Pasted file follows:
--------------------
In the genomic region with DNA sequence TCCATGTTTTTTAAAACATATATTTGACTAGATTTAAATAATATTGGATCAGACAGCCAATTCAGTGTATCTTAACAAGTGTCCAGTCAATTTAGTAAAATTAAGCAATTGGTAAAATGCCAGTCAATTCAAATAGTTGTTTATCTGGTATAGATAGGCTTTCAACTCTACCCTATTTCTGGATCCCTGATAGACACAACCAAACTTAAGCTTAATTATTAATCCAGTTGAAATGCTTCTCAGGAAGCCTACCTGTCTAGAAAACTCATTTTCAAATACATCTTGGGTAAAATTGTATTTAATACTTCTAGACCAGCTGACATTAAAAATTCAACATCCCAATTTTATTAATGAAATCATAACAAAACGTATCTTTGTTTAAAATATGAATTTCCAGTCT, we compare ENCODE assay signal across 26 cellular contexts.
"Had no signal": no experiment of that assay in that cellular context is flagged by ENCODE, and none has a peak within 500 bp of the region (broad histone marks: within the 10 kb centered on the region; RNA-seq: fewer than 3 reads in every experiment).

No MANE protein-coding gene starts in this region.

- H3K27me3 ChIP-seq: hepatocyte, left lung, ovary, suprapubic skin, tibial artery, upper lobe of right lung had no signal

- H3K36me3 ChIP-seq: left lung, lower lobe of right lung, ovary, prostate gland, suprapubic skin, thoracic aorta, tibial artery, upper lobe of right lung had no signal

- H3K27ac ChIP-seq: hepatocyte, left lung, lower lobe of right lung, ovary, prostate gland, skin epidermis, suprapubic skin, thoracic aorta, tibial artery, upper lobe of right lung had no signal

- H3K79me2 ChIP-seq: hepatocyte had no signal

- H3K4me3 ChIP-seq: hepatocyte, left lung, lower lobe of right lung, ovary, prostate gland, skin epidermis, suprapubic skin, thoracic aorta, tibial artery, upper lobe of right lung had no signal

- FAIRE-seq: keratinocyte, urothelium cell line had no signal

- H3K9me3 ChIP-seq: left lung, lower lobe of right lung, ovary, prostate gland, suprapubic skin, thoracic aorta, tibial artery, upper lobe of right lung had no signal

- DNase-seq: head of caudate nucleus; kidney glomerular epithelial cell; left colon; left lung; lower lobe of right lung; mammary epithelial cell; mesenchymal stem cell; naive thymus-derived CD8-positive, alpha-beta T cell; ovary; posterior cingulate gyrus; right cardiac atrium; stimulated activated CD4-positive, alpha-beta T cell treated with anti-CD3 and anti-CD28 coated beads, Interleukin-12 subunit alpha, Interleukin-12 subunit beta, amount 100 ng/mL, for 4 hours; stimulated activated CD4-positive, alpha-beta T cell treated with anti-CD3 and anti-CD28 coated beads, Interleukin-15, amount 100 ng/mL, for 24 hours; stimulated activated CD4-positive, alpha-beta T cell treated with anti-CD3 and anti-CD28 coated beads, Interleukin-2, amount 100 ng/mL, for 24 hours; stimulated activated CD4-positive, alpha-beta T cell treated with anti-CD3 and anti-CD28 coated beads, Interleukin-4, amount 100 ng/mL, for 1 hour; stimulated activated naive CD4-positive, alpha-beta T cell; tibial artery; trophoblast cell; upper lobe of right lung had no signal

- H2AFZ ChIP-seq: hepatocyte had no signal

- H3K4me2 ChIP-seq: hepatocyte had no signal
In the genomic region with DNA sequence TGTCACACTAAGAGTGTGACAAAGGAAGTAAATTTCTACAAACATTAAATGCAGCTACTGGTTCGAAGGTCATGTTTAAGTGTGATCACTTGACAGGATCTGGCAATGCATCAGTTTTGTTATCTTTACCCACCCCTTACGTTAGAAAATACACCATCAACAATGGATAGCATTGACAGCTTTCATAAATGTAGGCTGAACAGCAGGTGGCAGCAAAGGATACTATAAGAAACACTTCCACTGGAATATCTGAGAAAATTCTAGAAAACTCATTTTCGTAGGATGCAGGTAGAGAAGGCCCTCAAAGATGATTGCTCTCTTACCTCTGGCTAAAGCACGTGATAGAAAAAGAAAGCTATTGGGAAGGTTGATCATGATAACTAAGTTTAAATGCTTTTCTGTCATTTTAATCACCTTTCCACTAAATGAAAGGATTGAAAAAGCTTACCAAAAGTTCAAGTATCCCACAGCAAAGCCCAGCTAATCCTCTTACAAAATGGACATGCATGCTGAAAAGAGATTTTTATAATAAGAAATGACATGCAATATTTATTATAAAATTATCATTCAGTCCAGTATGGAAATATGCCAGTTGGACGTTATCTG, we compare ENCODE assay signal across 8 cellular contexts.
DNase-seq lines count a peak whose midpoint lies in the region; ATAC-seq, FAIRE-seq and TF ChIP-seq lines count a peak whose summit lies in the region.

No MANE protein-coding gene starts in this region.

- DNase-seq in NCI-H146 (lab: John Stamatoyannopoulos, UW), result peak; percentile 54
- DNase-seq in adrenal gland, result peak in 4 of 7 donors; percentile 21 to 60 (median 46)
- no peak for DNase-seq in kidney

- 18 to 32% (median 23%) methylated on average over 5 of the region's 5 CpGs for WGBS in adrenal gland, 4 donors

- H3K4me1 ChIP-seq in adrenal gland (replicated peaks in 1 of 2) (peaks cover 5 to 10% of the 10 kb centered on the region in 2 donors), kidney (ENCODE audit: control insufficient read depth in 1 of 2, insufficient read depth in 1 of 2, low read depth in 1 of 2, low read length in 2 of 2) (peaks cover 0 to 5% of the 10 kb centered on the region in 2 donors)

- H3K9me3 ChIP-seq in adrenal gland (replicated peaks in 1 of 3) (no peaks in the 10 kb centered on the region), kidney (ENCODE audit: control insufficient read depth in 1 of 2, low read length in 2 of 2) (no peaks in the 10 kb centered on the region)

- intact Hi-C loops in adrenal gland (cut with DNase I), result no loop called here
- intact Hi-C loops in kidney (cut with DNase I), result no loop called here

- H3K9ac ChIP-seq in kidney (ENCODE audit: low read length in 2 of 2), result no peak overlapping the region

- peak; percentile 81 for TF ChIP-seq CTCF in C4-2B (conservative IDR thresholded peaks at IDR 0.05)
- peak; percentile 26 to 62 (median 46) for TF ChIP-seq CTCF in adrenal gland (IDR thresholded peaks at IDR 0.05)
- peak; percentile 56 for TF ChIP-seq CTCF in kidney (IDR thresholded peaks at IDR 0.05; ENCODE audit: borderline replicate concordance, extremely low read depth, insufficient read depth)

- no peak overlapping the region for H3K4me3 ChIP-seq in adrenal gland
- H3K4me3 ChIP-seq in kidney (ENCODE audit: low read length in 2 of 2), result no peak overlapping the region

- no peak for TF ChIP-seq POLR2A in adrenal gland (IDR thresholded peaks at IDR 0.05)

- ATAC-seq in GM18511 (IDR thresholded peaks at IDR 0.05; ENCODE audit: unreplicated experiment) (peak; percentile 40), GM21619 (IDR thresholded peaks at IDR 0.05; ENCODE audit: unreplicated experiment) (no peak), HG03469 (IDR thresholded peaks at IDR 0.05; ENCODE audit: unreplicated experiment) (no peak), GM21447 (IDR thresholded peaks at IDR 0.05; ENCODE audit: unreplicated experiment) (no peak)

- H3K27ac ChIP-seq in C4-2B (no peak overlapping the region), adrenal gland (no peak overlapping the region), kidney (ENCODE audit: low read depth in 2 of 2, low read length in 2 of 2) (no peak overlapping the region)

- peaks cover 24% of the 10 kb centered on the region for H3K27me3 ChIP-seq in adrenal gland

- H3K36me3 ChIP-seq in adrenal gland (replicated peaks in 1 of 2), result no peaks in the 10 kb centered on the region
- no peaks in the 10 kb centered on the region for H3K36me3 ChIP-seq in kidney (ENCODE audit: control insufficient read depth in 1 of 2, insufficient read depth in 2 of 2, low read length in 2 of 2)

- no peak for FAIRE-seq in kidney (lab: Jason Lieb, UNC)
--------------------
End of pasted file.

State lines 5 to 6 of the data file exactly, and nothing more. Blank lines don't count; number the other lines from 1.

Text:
- H3K36me3 ChIP-seq: left lung, lower lobe of right lung, ovary, prostate gland, suprapubic skin, thoracic aorta, tibial artery, upper lobe of right lung had no signal

- H3K27ac ChIP-seq: hepatocyte, left lung, lower lobe of right lung, ovary, prostate gland, skin epidermis, suprapubic skin, thoracic aorta, tibial artery, upper lobe of right lung had no signal